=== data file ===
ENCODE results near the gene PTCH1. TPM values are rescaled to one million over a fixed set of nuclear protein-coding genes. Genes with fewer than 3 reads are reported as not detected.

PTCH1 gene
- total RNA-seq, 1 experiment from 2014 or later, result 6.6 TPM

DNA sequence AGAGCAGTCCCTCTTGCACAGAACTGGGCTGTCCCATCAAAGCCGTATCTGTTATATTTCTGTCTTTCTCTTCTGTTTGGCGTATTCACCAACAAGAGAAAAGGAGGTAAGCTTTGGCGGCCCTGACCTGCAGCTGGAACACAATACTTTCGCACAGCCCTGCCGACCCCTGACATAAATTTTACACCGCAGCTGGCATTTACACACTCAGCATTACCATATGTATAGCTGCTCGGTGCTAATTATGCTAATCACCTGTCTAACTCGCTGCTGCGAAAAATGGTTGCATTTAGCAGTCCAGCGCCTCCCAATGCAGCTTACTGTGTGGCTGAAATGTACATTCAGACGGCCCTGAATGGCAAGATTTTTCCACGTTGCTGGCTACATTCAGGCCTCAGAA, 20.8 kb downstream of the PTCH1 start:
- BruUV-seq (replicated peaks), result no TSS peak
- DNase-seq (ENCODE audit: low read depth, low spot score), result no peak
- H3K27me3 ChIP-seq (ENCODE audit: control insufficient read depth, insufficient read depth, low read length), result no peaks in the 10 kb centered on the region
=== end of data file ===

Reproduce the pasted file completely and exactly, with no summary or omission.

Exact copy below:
ENCODE results near the gene PTCH1. TPM values are rescaled to one million over a fixed set of nuclear protein-coding genes. Genes with fewer than 3 reads are reported as not detected.

PTCH1 gene
- total RNA-seq, 1 experiment from 2014 or later, result 6.6 TPM

DNA sequence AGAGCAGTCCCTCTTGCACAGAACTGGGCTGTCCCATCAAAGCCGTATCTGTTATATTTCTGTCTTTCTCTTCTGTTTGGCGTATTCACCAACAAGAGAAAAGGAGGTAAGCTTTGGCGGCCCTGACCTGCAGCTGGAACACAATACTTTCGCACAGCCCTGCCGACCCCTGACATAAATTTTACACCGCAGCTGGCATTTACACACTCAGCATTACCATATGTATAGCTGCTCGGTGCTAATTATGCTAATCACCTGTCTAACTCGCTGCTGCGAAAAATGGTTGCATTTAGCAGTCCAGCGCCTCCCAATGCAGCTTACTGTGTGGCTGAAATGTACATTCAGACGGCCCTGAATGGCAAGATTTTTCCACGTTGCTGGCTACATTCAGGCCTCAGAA, 20.8 kb downstream of the PTCH1 start:
- BruUV-seq (replicated peaks), result no TSS peak
- DNase-seq (ENCODE audit: low read depth, low spot score), result no peak
- H3K27me3 ChIP-seq (ENCODE audit: control insufficient read depth, insufficient read depth, low read length), result no peaks in the 10 kb centered on the region